Such a system has been spelled out most fully by Bruce Chapman and Bruce Agnew of Discovery Institute. It would involve adding capacity across modes and building multi-use facilities that serve them all – auto, bus and rail. Included in the price tag for these public works are design features that reduce impacts on neighborhoods along corridors and make transportation a connector rather than disrupter of communities.

Our real problem may be other than what is assumed. It’s not so much that investments can’t serve all modes. Rather, we seem to be in an era of radically reduced capacity to imagine possible futures and make commitments.Thus, parties wrangle over the scraps and put forth partial solutions. In this regard, Sound Transit’s wastage of scarce resources on a route of marginal value amounts to a regional tragedy.

A first step may be to pry open the oyster-minds of those who see things in
terms of narrow trade-offs. As an over-the-top way to do this, consider
Southern California.

As ever, the Southland is the beating heart of America’s love affair with the auto. Highways are referred to as “The Five,” “The 405” and so on. L.A. may be the only place in the world where routes are treated as personages. A recent visual in the Los Angeles Times presented a proposed ramp connecting the 405 and the 55 as an art form. The structure and its circulation patterns were drawn with the care that Northwest papers would use to represent an ecosystem.

Madness? Consider some counter-intuitive facts:

Population density in the Los Angeles-Orange metro area is highest of any
U.S. region thanks to the absence of large-lot suburbs, an urban form supported by auto-mobility.

The Wilshire Corridor linking west L.A. to downtown is the highest volume bus corridor in the U.S. and has heavy-rail service.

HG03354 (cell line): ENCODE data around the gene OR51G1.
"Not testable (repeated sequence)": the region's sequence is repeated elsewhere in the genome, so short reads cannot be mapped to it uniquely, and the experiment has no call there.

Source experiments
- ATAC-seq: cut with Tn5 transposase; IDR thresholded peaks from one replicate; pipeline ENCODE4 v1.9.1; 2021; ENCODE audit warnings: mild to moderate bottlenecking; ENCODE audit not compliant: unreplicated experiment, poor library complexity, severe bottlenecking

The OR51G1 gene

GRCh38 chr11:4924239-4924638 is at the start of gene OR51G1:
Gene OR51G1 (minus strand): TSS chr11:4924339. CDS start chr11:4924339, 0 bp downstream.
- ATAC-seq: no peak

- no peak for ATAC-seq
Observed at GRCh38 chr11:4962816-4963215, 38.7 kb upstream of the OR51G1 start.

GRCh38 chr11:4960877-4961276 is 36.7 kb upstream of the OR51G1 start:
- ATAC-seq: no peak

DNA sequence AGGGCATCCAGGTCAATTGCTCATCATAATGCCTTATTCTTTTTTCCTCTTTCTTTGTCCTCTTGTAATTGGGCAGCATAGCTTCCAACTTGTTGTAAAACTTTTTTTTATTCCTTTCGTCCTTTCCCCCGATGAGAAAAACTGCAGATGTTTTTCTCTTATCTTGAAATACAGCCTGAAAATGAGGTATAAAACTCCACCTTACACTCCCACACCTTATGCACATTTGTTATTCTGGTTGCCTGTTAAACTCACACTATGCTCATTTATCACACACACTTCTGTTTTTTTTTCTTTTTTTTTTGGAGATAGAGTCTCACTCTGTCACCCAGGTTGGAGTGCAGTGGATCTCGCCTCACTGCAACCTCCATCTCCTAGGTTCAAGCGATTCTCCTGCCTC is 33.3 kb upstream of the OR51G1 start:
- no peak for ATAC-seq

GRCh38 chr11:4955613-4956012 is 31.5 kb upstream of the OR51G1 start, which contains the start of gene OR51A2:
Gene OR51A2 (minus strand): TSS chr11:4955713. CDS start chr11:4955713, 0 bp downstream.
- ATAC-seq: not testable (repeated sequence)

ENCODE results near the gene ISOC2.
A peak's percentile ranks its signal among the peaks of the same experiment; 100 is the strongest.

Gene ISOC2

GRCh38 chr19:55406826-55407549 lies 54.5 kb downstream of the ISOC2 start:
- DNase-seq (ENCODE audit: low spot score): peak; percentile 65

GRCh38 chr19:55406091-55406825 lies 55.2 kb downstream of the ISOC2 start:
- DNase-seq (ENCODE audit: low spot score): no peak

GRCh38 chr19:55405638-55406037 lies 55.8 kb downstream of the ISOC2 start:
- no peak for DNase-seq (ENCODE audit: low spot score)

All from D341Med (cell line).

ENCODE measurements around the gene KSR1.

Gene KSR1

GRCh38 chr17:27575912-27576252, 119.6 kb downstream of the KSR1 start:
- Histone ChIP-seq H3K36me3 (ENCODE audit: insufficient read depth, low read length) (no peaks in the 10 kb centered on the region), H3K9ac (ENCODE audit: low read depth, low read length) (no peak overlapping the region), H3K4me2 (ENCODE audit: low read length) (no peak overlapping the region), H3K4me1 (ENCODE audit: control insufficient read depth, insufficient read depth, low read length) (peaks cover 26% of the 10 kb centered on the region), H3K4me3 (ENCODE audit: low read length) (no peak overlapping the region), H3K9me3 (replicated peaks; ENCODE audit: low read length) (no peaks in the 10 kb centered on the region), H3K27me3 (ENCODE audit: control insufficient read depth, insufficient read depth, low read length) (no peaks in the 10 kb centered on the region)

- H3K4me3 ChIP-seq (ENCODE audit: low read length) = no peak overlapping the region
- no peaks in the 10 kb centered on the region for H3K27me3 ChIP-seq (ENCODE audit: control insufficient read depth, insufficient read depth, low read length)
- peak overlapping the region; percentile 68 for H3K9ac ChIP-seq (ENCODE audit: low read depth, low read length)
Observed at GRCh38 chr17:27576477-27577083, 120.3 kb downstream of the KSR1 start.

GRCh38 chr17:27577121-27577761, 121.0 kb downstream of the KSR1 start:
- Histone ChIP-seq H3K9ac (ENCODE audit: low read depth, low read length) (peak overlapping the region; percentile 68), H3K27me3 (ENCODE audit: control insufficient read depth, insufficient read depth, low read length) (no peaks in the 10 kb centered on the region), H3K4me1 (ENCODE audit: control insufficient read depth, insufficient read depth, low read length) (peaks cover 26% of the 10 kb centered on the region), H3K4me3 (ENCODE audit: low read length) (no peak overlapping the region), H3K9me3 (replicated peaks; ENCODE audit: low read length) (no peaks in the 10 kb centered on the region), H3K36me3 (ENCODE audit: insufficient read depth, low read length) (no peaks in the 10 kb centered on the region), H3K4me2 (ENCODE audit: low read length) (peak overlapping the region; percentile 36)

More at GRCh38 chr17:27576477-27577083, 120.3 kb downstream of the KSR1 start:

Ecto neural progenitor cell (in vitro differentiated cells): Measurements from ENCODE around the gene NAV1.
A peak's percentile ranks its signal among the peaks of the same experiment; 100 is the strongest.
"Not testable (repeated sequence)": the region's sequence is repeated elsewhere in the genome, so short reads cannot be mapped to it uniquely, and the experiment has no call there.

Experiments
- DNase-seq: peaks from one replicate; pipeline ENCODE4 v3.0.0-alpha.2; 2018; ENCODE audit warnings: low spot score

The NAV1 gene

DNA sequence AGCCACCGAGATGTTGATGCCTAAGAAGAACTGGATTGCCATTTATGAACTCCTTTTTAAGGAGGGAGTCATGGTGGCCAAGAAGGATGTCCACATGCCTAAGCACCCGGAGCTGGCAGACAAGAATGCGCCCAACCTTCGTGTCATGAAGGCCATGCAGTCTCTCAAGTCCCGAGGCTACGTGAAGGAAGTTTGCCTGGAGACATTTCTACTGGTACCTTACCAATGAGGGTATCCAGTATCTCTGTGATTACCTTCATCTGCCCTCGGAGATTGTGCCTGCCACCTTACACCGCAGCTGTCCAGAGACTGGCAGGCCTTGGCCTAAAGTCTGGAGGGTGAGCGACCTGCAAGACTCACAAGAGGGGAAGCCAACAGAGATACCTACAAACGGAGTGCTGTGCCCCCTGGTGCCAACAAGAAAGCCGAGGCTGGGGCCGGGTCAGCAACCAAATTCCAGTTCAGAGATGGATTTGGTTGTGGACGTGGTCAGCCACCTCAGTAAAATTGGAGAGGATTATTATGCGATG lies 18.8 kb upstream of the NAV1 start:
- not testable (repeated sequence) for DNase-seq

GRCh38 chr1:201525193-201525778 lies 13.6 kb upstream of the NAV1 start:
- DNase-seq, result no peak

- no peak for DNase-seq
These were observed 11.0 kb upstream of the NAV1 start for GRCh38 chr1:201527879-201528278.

Toll roads are a key part of the transportation system in Orange County, a
supposed hotbed of conservatism.

Thanks to broad boulevards, auto insurance rates in L.A. are far lower than in Seattle where driving is difficult and often dangerous.

California is taking the lead in restricting SUVs by imposing higher mileage standards at the state level, and a federal push by Sen. Diane Feinstein. Nicknamed “urban assault vehicles,” SUVs damage the environment and work against auto mobility.

Dispersed urban form in Greater L.A. traces not to highways but to the Red Cars, an early rail system. Since then, in many ways, growth has been “infill” that has accommodated six times the population increase of Puget Sound.

We are not L.A., and it doesn’t want to be us. Yet, Seattle-based Flexcar guru Neal Peterson recently hosted a booth to present his product at Mobility 21, a transpo forum put on by the L.A. Chamber of Commerce. Perhaps we can learn from each other.

First, however, we must learn from ourselves. Two years ago I was told by Seattle transpo experts, “If you mention 405, you’ll destroy your credibility” and by Bellevue transpo experts, “If you don’t mention 405, you’ll destroy your credibility.” Folks, we’ve got a problem.

Let’s look at the flip side of this mental gridlock. Geography, climate and culture call upon us to fashion a distinct mix that combines the best of American freedom and European style. In this mix, a strong transit system is a must.

So is auto-mobility. Yes, it’s yesterday’s big idea – and it could be tomorrow’s. It serves a core American value and could restore some balance to the regional debate, reminding us that transit advocates don’t have a monopoly on “how we live.”